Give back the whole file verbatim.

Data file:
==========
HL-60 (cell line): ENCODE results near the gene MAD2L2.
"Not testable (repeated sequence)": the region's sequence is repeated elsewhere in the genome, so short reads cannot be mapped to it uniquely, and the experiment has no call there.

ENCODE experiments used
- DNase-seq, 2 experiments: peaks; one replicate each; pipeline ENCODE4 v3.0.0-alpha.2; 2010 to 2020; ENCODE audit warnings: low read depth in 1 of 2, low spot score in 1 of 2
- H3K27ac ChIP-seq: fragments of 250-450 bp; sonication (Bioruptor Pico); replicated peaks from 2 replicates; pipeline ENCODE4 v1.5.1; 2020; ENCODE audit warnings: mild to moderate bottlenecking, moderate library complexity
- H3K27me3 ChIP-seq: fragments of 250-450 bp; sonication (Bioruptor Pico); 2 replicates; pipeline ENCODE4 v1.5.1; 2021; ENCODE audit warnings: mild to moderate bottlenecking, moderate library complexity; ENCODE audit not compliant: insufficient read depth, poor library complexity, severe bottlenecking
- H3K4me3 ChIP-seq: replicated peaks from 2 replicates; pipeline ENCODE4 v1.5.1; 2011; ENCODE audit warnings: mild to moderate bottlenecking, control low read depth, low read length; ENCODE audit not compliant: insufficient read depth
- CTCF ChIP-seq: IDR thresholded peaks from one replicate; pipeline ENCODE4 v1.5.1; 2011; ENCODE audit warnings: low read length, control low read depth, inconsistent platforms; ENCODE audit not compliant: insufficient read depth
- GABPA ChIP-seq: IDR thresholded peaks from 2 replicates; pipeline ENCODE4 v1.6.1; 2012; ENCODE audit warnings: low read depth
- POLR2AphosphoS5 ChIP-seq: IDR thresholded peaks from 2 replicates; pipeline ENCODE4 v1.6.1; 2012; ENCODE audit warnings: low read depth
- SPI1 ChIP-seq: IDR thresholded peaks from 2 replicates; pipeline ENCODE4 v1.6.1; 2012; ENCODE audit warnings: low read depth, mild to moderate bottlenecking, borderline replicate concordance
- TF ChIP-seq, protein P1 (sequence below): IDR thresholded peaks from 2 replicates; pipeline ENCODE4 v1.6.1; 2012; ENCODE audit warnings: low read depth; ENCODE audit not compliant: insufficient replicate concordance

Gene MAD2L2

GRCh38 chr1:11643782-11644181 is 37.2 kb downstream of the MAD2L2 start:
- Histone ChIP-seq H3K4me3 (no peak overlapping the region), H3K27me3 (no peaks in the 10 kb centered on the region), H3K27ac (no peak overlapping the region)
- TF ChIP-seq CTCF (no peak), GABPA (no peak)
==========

HL-60 (cell line): ENCODE results near the gene MAD2L2.
"Not testable (repeated sequence)": the region's sequence is repeated elsewhere in the genome, so short reads cannot be mapped to it uniquely, and the experiment has no call there.

ENCODE experiments used
- DNase-seq, 2 experiments: peaks; one replicate each; pipeline ENCODE4 v3.0.0-alpha.2; 2010 to 2020; ENCODE audit warnings: low read depth in 1 of 2, low spot score in 1 of 2
- H3K27ac ChIP-seq: fragments of 250-450 bp; sonication (Bioruptor Pico); replicated peaks from 2 replicates; pipeline ENCODE4 v1.5.1; 2020; ENCODE audit warnings: mild to moderate bottlenecking, moderate library complexity
- H3K27me3 ChIP-seq: fragments of 250-450 bp; sonication (Bioruptor Pico); 2 replicates; pipeline ENCODE4 v1.5.1; 2021; ENCODE audit warnings: mild to moderate bottlenecking, moderate library complexity; ENCODE audit not compliant: insufficient read depth, poor library complexity, severe bottlenecking
- H3K4me3 ChIP-seq: replicated peaks from 2 replicates; pipeline ENCODE4 v1.5.1; 2011; ENCODE audit warnings: mild to moderate bottlenecking, control low read depth, low read length; ENCODE audit not compliant: insufficient read depth
- CTCF ChIP-seq: IDR thresholded peaks from one replicate; pipeline ENCODE4 v1.5.1; 2011; ENCODE audit warnings: low read length, control low read depth, inconsistent platforms; ENCODE audit not compliant: insufficient read depth
- GABPA ChIP-seq: IDR thresholded peaks from 2 replicates; pipeline ENCODE4 v1.6.1; 2012; ENCODE audit warnings: low read depth
- POLR2AphosphoS5 ChIP-seq: IDR thresholded peaks from 2 replicates; pipeline ENCODE4 v1.6.1; 2012; ENCODE audit warnings: low read depth
- SPI1 ChIP-seq: IDR thresholded peaks from 2 replicates; pipeline ENCODE4 v1.6.1; 2012; ENCODE audit warnings: low read depth, mild to moderate bottlenecking, borderline replicate concordance
- TF ChIP-seq, protein P1 (sequence below): IDR thresholded peaks from 2 replicates; pipeline ENCODE4 v1.6.1; 2012; ENCODE audit warnings: low read depth; ENCODE audit not compliant: insufficient replicate concordance

Gene MAD2L2

GRCh38 chr1:11643782-11644181 is 37.2 kb downstream of the MAD2L2 start:
- Histone ChIP-seq H3K4me3 (no peak overlapping the region), H3K27me3 (no peaks in the 10 kb centered on the region), H3K27ac (no peak overlapping the region)
- TF ChIP-seq CTCF (no peak), GABPA (no peak)